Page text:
Added: Tynesha Fredericksen - Date: 10.02.2022 10:14 - Views: 16283 - Clicks: 1983
The intersection of grief and loneliness is complicated. Though loneliness, as a concept, is one I think many assume we understand. The trouble is that loneliness is subjective i.
I want to note; the above definition says nothing about the state of being alone. Instead, that loneliness is a feeling of discomfort that arises when a person subjectively feels unfulfilled by their social relationships. Individual loneliness is defined by what a person wants in relation to what they have. There are aspects of grief that make loneliness seem inevitable and unsolvable.
People who are grieving are at a disadvantage when it comes to loneliness because the person they long for is gone. When they left this Earth, they took pieces of your shared life with them, and now you have to live a life that feels incomplete. And as you might expect, this perpetuates feelings of loneliness. It takes time and effort. Instead, you have to find other ways to connect and fill in alternative spaces. How do you do this? I guess I would say that, when you are ready, open yourself up to the love of people in your life.
You can hold on to your loved one, while at the same time, accepting the company and support of others. And maybe, if necessary, seeking out new people in the process. Subscribe to stay up to date on all our posts.
Holly August 7, at pm Reply. I just lost my mom on August 1st. She was my rock, my best friend, we lived together and went basically almost everywhere together. Isabelle Siegel August 10, at am Reply. I wish I could say something to take your pain away. You are not alone in this; We are here to show you that. I know you said money is a bit tight, but have you tried looking for a counselor trained in grief and bereavement?
Jayme September 8, at am Reply. I am truly so sorry very for your loss. I wish we all had something to fill the enormous voids we feel after our loved one has passed. For me, I am finding some comfort in hearing others tell their stories. I am seeing a therapist and looking into a grief group. I will share a bit in hopes that you know you are not alone.
My situation is similar to yours. She just turned 73 in July. My daughter turned 9 a week before my mom had sudden respiratory failure that lead to cardiac arrest. She was entirely healthy prior to this.
It all happened so fast. My mom lived with me and helped raise my daughter. She made my baby breakfast in the mornings, picked her up from school in the afternoons, and ate dinner with us. We were so close. I would leave the house in the mornings, having just spoke to my mom, and still call her on my drive to work.
She was my rock, my anchor, best friend and advisor. Being so young and thinking of how long I will have to live without my mom is so so painful. My heart aches for my daughter who is experiencing pain too deep for a 9 year old. But I look into my little ones eyes and know that I want to give her everything my mom gave to me. I have to push on for her. You suffered one of the biggest loss you will ever face. This pain is sharp and crushing.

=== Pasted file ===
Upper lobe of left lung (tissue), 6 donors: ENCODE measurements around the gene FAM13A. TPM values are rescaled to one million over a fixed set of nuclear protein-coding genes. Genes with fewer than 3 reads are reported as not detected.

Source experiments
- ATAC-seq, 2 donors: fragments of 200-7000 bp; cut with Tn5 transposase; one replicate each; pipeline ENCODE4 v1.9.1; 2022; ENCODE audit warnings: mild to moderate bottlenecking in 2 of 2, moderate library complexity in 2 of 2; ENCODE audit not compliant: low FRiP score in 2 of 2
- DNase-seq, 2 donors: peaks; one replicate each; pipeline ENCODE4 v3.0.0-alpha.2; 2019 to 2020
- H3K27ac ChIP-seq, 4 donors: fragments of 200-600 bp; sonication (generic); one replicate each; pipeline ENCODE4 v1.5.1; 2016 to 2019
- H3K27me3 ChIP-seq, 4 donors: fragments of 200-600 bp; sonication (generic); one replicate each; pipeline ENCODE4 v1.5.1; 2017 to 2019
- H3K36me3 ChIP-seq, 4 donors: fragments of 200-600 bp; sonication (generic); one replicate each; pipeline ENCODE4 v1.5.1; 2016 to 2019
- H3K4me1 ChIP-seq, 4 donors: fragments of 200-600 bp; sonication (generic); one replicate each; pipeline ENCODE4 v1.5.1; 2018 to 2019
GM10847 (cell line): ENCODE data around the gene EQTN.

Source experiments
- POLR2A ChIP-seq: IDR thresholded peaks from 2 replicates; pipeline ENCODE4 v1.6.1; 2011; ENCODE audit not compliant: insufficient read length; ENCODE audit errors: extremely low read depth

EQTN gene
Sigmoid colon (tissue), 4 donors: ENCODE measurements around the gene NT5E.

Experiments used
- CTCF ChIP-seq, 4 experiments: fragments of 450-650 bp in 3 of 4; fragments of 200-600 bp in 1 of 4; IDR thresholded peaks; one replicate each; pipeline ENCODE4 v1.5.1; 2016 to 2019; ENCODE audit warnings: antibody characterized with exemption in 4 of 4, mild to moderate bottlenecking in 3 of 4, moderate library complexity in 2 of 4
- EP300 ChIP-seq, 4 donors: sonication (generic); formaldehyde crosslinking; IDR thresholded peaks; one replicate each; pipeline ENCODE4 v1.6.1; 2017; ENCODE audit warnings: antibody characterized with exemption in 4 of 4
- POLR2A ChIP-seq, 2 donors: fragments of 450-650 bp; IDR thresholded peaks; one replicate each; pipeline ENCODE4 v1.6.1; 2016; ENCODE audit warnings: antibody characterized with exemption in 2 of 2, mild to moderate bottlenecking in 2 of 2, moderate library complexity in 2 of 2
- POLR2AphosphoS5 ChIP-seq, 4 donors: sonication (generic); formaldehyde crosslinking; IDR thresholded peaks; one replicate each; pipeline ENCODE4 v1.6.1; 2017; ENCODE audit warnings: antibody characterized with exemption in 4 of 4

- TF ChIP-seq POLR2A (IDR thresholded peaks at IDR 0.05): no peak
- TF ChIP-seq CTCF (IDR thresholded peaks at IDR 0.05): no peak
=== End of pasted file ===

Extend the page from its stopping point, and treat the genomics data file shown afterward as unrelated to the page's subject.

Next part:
The physical heartache feels unbearable sometimes.
I keep reminding myself that it only hurts this much because my mom loved me so much. And this is the price I pay for her love, and all that she gave to me. I know she would not want to see me in pain, so I trudge through.
Wishing you healing and peace. Shawn Sushynski August 6, at am Reply. I came across this looking for help and a better understanding of how to deal with this. I have nobody left really. My pops passed away on May 31 from sudden pancreatic cancer. He was completely full of life at the beginning of the year then 5 months later hes gone. Im battling the worst pain ive ever felt along with having the loneliness that weights me down. Im not sure how to flip it around and it scares me. I was already diagnosed with severe anxiety and depression and now that i lost my last remaining pieces to my family with all my grandparents gone and now my dad gone i feel like im stuck in a dark hole.
Im 30 years old and have a lot of life ahead of me the only thing is now its harder to see it. Im sorry to all the people who commented about their loved ones that are in the same hole. Hopefully we can all get better. All get healthy again. Marcia July 9, at pm Reply. Covid took my vibrant, full of life mother like a thief in the night.
My family waited a week in agonizing fear without losing hope or the ability to lean on one another. I talked to her the day she was admitted to the hospital, and just hours later she started to decline. They put her on a ventilator less than 24 hours later. I hang on to every word we spoke that last conversation, but every day I want MORE, more advice, more encouragement, more of her voice. Like becoming a mom! Thank you for this article, it has brought a lot of insight to my grieving heart. Delsha July 24, at pm Reply. And she was good before she did that.
Organs start to shut down. I am 41 years old with a younger brother that is 23 years old. And the know that the Covid 19 is a respiratory infection that effect your breathing. And that is what it start to do with my mom. After she took the second part of the test. Henry Ford killed my mother and her doctor. She was not to get vaccinated in her condition. It was not my mother time, and she was only 64 and was doing good with her Chemo.Lonely ass hell
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Lonely It Be